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Charaka monument in the Patanjali campus, India.

100 BCE - 200 CE
Known forAuthor of Charaka Samhita, written in Sanskrit
Scientific career

Charaka (चरक, Caraka, fl. ca. 100 BCE - 200 CE[1]) was one of the principal contributors to Ayurveda, a system of medicine and lifestyle developed in Ancient India. He is known as the compiler or editor (Sanskrit: प्रतिसंस्कर्ता pratisaṃskartā) of the medical treatise, the Charaka Samhita (Sanskrit चरकसंहिता Carakasaṃhitā). Charaka has been identified as a native of Kashmir.[2][3][4][5]. The treatise that Charaka compiled is one of the foundational treatises of classical Indian medicine (Sanskrit: āyurveda).


After surveying and evaluating all past scholarship on the subject of Charaka's date, Meulenbeld concluded that,

... the author called Charaka cannot have lived later than about A.D. 150-200 and not much earlier than about 100 B.C.[1]

Charaka and the Ayurveda[edit]

The term Charaka is a label said to apply to "wandering scholars" or "wandering physicians". According to Charaka's translations, health and disease are not predetermined and life may be prolonged by human effort and attention to lifestyle. As per Indian heritage and Ayurvedic system, prevention of all types of diseases have a more prominent place than treatment, including restructuring of lifestyle to align with the course of nature and six seasons, which will guarantee complete wellness.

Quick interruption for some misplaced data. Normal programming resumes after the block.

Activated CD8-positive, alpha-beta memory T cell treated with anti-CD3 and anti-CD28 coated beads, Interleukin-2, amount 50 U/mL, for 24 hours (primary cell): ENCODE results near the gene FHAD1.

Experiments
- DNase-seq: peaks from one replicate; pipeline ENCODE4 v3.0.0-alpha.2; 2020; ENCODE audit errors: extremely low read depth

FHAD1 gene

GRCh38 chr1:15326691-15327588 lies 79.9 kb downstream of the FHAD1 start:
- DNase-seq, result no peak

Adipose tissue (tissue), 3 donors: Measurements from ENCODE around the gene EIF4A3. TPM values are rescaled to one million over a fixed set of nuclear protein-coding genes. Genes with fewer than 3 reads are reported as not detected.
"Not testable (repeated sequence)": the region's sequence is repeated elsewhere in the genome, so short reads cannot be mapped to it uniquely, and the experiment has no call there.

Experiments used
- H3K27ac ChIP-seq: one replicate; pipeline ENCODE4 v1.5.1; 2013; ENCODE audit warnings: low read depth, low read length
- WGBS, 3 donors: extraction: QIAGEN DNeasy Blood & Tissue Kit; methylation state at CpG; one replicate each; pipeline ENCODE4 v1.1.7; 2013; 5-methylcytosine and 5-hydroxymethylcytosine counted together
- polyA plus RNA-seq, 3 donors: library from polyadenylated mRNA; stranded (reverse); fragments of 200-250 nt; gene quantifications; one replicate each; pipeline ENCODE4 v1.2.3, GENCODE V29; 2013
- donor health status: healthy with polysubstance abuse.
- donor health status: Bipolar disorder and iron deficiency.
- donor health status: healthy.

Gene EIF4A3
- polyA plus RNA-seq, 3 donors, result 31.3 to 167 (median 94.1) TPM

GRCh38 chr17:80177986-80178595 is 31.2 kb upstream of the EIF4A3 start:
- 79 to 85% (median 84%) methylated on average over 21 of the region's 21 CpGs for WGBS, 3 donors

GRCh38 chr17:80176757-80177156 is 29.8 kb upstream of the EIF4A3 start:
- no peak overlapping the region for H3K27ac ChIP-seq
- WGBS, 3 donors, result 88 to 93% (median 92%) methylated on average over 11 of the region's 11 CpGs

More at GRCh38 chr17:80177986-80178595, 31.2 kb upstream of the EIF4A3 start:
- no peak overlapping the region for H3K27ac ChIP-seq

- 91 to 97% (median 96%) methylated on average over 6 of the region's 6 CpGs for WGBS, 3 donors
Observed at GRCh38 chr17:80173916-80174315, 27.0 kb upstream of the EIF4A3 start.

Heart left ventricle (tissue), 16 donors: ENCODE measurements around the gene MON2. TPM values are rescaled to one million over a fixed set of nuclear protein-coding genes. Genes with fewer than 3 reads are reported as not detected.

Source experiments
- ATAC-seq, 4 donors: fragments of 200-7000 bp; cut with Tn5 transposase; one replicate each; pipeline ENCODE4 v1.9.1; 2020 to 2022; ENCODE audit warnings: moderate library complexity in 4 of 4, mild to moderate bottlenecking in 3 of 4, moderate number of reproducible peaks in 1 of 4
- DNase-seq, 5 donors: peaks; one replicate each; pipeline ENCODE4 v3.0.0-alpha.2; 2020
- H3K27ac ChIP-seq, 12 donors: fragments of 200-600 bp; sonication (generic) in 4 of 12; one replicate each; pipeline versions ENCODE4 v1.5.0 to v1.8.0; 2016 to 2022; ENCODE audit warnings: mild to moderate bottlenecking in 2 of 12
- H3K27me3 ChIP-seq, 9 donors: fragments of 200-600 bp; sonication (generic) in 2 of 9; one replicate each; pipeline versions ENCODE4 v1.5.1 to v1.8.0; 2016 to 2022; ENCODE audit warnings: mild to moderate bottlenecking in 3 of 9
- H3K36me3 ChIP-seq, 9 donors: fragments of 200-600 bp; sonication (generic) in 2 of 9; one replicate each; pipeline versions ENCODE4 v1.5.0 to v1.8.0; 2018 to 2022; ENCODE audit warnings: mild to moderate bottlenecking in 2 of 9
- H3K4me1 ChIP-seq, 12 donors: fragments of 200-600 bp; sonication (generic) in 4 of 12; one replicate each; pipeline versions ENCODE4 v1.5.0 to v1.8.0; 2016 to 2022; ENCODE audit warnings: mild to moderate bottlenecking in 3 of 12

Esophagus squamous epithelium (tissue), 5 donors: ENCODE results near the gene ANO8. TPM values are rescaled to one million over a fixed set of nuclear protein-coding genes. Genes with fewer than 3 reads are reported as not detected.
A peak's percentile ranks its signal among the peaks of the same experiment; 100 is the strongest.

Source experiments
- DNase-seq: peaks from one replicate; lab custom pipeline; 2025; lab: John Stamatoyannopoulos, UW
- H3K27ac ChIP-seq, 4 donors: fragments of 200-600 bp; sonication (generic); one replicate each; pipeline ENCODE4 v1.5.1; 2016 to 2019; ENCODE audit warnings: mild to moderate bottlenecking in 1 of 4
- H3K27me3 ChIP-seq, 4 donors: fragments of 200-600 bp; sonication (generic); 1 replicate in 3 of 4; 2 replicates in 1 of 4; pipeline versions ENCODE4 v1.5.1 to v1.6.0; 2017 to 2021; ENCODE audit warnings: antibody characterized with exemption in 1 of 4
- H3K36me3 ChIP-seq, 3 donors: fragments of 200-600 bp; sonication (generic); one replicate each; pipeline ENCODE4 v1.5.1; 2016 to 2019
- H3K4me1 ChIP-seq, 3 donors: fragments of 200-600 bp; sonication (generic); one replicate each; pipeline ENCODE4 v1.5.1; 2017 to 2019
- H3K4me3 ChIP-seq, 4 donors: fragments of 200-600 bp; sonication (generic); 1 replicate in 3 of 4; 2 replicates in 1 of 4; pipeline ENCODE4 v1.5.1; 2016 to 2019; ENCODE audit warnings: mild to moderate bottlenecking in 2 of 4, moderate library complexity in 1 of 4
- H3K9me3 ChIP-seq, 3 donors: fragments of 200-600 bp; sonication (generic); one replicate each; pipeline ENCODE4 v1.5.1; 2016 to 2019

Charaka seems to have been an early proponent of "prevention is better than cure" doctrine. The following statement is attributed to Acharya Charaka:

A physician who fails to enter the body of a patient with the lamp of knowledge and understanding can never treat diseases. He should first study all the factors, including environment, which influence a patient's disease, and then prescribe treatment. It is more important to prevent the occurrence of disease than to seek a cure.

Charaka contributions to the fields of physiology, etiology and embryology have been recognised.